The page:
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Simon
Simon

2450 Green Tech Jobs Created in Colorado by Danish Wind Company Vestas

The sign says "Welcome to colorful Colorado". Photo: Paraflyer.

It seems that as for every day that passes more and more jobs in USA gets outsourced and shipped overseas to countries with cheaper labour. That's why it must be great news for the people of Colorado in USA that Vestas, the world's leading supplier of wind energy, has announced that they will "outsource" 1350 new green tech jobs to Colorado.

Besides one factory already being built in Colorado at a total cost of $200 the Danish company Vestas will invest $120 million in a new blade factory and a nacelle assembly factory in Brighton. Thanks to these investments a total of 2450 people will be on Vestas payroll in Colorado.

"On behalf of the people of Colorado, I am grateful that Vestas has chosen to once again invest in our state," says Bill Ritter, Governor of the State of Colorado. "This is a tremendous boon for all of Colorado, not just Brighton. By bringing more than 1,350 additional jobs here, Vestas is cementing its standing as one of Colorado’s pioneering partners in the New Energy Economy. I look forward to continuing the relationship for years to come. My administration has worked closely with Vestas to make the Brighton project a reality. This only adds momentum to our efforts to diversify our economy and grow these modern-energy industries of the future."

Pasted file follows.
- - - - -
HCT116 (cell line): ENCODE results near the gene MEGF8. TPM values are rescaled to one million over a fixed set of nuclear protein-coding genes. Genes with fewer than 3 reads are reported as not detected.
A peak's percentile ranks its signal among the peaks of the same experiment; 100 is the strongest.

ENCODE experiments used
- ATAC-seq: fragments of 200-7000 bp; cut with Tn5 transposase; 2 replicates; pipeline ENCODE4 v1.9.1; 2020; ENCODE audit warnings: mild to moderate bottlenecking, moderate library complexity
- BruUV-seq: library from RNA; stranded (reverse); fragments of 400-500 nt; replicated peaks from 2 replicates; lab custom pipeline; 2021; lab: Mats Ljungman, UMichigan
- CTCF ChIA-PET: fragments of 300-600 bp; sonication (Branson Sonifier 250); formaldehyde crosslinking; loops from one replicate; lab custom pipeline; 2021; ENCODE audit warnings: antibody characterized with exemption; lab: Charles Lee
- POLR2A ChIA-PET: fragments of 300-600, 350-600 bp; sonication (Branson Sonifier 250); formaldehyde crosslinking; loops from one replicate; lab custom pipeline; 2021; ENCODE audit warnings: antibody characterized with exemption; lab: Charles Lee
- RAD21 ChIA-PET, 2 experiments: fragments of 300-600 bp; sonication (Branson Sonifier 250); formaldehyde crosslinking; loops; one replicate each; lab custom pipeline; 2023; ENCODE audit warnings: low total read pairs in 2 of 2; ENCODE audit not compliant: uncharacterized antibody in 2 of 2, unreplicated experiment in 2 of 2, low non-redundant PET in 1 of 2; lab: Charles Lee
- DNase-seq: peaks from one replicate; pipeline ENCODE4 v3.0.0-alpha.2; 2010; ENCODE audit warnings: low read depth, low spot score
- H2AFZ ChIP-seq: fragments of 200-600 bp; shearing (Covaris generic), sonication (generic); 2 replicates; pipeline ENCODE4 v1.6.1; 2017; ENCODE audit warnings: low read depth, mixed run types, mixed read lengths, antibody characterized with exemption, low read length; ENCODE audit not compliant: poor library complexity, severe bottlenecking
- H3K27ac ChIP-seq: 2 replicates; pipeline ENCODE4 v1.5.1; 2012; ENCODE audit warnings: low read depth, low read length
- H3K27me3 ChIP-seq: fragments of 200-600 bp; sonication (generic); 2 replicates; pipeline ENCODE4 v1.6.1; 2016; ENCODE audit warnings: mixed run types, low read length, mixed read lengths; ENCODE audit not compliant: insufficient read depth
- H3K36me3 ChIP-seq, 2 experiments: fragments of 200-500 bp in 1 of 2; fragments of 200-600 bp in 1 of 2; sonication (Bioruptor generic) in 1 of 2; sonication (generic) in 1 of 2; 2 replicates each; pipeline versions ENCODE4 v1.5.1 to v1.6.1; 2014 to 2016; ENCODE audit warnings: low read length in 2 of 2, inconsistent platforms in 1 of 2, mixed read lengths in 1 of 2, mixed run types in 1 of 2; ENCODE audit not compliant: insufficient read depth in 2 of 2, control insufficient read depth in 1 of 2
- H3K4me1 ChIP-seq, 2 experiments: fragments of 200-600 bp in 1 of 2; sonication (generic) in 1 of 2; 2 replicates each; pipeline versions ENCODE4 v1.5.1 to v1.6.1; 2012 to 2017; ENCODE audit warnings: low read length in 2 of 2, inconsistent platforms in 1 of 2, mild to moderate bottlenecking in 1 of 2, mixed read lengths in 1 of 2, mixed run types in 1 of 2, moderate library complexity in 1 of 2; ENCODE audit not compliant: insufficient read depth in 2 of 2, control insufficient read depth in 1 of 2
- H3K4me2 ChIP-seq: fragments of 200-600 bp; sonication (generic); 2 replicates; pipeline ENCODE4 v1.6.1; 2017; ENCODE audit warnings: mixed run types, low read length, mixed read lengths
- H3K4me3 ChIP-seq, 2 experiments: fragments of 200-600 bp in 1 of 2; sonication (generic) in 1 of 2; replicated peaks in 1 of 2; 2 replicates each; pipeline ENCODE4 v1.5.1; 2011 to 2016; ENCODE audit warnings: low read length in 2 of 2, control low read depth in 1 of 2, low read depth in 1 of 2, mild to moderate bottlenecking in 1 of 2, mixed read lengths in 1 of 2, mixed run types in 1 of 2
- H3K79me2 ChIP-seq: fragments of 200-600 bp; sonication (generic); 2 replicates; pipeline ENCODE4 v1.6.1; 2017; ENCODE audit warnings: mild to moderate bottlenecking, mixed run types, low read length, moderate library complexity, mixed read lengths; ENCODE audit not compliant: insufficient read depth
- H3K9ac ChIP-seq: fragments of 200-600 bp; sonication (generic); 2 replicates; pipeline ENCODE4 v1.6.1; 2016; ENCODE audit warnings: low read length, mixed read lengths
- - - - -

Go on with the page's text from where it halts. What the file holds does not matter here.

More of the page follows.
The green tech jobs currently being created in Colorado mainly come from the state's "growing political and economic commitment to renewables", as the Washington Post reports:

Colorado's growing political and economic commitment to renewables is causing fear in the oil and gas industry, which is fighting to keep its tax breaks and its influence over state rulemaking.

"We're not feeling very cherished," said Collins, whose oil and gas association represents more than 30 companies. The group objects to an initiative on the ballot in November; it would eliminate the industry's 87.5 percent property tax exemption, estimated to cost the state treasury $230 million to $320 million a year.

If the ballot rule passes, the tax money will be channeled to renewable fuels, wildlife conservation and education. The industry also objects to proposed rules that would require greater public health and environmental protection in areas where drilling takes place.

An 87.5 percent property tax exemption? Yes, you read right. No wonder big oil likes status quo and does everything it can to halt any kind of transformation to a more sustainable energy market.

Via Solve Climate

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